It’s common to see TV characters walk into a room, find that it has been looted, and shout, “I’ve been robbed!” Technically, they haven’t. When someone has stolen something, they may not have technically committed a robbery. Burglary is often misunderstood as well. When someone burgles a property, they might not actually steal anything. In the state of Virginia, robbery is taking something by force, and burglary is illegally entering a property to commit a crime.
By today’s standards, burglary does not have to include theft. Any time a person illegally enters a property for the purposes of committing a crime, they are committing burglary. The words “for the purposes of a committing a crime” are important. The crime need not be a major, egregious action. If someone is there to do something illegal, from vandalism to arson, they are committing burglary.
In Virginia, burglary is classified in three separate ways. At the lowest end of severity, there is statutory burglary. Statutory burglary can happen during the day and can be committed in a business or public space.
The next category is “common law” burglary. This is the classic vision of burglary, someone breaking into a private residence at night. Again, this break-in was committed for the purposes of committing any crime, not just theft.
Virginia’s final form of burglary does not have a specific name, but it could be called burglary with a deadly weapon. If the alleged burglar is armed, they can be charged with this high crime. The weapon does not need to be used or drawn; it need only be on the burglar’s person.
Virginia’s penalties for burglary are severe. They begin as high felonies with long prison stretches and large fines.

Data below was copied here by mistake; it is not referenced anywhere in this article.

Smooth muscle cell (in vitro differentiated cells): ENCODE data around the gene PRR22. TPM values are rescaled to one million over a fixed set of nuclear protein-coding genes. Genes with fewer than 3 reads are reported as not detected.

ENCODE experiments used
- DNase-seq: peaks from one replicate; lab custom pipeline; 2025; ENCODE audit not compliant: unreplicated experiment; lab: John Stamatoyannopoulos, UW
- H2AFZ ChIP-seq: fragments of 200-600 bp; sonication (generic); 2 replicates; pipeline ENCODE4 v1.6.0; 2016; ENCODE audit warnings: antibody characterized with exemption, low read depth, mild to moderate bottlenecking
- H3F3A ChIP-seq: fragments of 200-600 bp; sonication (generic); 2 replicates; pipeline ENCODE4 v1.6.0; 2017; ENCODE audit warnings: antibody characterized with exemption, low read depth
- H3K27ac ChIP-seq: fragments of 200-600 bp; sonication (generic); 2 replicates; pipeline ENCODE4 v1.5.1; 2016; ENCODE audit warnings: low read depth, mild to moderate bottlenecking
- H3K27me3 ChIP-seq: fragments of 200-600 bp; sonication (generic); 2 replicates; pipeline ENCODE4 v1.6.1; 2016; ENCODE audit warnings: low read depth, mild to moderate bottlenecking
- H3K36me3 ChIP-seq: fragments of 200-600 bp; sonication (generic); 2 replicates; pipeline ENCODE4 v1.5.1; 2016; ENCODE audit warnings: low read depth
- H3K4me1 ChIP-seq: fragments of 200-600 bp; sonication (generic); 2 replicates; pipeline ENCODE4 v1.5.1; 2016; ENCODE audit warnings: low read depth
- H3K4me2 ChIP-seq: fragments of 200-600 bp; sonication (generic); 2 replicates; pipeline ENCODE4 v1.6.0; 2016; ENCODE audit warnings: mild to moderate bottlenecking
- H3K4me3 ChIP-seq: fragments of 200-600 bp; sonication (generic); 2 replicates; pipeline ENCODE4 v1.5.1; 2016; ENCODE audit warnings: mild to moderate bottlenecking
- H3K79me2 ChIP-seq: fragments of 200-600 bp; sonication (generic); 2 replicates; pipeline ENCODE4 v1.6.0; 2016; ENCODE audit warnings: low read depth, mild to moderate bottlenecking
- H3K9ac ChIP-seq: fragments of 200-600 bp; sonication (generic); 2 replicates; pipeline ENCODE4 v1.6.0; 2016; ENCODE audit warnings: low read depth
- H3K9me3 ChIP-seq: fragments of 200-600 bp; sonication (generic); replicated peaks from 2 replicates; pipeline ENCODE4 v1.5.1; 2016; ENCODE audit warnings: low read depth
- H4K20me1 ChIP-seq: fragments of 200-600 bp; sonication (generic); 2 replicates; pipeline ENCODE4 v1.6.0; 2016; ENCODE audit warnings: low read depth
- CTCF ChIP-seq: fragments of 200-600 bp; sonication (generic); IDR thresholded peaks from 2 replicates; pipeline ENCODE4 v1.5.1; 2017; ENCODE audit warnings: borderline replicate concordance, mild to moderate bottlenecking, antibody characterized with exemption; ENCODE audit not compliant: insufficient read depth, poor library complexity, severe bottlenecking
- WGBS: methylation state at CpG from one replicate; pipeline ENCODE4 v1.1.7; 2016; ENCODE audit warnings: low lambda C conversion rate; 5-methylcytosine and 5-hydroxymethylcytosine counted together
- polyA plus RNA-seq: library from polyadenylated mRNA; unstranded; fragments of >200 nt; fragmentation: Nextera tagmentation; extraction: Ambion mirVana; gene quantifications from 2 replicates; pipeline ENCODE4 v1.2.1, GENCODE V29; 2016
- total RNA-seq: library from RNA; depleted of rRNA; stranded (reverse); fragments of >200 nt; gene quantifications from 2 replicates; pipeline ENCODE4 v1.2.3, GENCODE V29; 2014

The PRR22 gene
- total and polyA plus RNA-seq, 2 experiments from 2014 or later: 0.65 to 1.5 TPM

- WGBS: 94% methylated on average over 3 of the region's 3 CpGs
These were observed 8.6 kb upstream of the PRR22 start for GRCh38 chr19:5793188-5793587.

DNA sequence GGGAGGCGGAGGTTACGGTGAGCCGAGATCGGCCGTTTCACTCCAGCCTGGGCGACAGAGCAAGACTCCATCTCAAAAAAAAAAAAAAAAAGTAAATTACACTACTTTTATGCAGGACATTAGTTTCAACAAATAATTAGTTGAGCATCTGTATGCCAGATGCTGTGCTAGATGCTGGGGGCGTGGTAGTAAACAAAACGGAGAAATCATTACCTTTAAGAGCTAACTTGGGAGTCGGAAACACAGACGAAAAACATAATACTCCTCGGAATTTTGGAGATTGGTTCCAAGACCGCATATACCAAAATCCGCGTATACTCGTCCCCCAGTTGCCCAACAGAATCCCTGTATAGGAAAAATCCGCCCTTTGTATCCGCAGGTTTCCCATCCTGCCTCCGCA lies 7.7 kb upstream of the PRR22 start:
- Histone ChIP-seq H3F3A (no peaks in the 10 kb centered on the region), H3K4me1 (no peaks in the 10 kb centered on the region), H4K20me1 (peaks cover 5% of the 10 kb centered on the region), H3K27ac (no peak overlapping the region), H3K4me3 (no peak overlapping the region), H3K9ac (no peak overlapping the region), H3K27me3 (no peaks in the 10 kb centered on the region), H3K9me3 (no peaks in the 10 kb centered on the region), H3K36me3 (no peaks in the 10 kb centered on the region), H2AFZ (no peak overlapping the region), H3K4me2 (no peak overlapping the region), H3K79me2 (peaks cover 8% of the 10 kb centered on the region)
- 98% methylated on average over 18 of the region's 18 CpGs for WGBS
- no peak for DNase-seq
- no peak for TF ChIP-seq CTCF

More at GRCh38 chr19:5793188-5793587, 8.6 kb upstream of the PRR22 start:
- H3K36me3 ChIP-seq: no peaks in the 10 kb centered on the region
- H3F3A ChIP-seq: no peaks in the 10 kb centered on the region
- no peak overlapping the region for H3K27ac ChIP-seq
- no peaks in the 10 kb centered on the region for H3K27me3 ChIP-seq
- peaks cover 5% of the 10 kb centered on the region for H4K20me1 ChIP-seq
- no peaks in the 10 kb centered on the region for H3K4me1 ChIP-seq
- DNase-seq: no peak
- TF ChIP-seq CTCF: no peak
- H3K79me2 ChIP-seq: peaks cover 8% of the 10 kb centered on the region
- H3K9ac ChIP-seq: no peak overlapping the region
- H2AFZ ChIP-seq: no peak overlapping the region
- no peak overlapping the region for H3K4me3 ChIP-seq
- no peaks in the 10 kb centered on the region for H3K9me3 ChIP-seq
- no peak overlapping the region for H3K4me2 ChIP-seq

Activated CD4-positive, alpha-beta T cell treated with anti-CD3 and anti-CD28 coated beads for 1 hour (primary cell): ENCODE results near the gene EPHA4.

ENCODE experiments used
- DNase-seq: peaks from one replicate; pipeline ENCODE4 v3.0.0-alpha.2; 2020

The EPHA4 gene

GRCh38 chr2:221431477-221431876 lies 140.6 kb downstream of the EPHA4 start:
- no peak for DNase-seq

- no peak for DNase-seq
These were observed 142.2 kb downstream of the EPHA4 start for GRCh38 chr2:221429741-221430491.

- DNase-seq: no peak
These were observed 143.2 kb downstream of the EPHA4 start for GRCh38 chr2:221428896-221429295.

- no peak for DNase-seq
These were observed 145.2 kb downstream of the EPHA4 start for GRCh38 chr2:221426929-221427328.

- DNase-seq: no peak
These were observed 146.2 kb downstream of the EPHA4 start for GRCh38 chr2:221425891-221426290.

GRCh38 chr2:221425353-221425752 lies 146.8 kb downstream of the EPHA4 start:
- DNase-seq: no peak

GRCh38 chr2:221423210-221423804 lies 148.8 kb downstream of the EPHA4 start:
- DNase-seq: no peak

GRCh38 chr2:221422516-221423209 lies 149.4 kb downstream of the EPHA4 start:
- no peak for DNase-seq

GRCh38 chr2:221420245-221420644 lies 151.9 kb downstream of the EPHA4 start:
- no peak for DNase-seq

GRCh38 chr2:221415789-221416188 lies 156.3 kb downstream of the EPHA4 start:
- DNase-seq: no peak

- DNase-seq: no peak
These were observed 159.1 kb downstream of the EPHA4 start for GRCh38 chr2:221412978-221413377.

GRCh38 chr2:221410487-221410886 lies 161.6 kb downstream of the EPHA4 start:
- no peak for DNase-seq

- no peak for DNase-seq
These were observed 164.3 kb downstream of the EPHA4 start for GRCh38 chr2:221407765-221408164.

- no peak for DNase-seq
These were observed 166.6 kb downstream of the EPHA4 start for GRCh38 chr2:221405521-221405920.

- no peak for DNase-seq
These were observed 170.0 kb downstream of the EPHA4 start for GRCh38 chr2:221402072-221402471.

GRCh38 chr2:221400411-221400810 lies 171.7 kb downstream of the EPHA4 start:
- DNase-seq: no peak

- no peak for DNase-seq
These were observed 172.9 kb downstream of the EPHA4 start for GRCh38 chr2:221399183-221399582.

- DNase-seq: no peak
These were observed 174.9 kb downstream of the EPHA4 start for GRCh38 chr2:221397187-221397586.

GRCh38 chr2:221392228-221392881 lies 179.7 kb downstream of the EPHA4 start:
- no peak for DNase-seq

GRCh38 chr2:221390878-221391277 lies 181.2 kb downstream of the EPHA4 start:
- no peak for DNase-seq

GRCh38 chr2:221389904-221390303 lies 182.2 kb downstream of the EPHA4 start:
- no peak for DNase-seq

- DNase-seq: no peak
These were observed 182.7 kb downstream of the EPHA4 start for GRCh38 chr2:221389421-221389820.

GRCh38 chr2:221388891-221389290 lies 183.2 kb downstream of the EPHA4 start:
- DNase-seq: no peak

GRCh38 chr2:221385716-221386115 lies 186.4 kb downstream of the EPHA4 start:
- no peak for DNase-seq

- Statutory Burglary:
This can be a Class 2 or Class 3 felony, depending on the circumstances. Class 3, the lower of the two, is punishable by up to 20 years in jail and fines of up to $100,000. The higher of the two, Class 2, can be punished with life in prison and fines also up to $100,000.
- Common Law Burglary:
This is a Class 6 felony, the lowest of Virginia’s felonies. It is punishable by up to 5 years in prison and fines of up to $2,500.
- Burglary with a Deadly Weapon:
This is a Class 2 felony. Like Statutory burglary, the accused can be sentenced up to 20 years in prison and fines of up to $100,000.
Robbery, in legal terms, is not just the simple theft of an item. It does not necessarily include breaking and entering, and the victim must be present. For a robbery to take place, the alleged must actually steal property from another person. It must take place in the victim’s presence and against the victim’s will. The property is stolen through force, intimidation, or violence. It could be as simple as a playground bully balling his fist and saying, “Give me all your lunch money,” or it could be as severe as using a shotgun to rob a liquor store.
Like burglary, robbery is split into three separate categories: First-degree,Second-degree,and armed. First-degree robbery is the most severe. It involves “extreme force” against the victim. Second-degree robbery is less violent, but still quite serious. It may include incapacitating the victim through drugging or electrically shocking them. Armed robbery is treated as a separate charge on top of a first- or second-degree offense. Interestingly, the robber doesn’t need to use or brandish their weapon during the robbery. If the state has reasonable evidence that the robber had a weapon on their person, that robber can be charged with armed robbery.
Robbery is a felony in Virginia, and it carries harsh penalties:
- First-degree Robbery:
10 years to life in prison
- Second-degree Robbery:
5 to 10 years in prison
- Armed Robbery:
This has a minimum of at least 8 years in prison, depending on the circumstances. The robbery could technically be a second-degree offense, which is a minimum of 5 years. If the alleged robber was armed at the time, an extra 3 years are added to the sentence, totaling 8 years.
If you have been accused of either robbery or burglary, I can help. I am Andrew J. Cornick, Attorney at Law, and I have years of experience defending Virginians in court. Call me today for a free consultation at (540) 818-3859, or contact me online.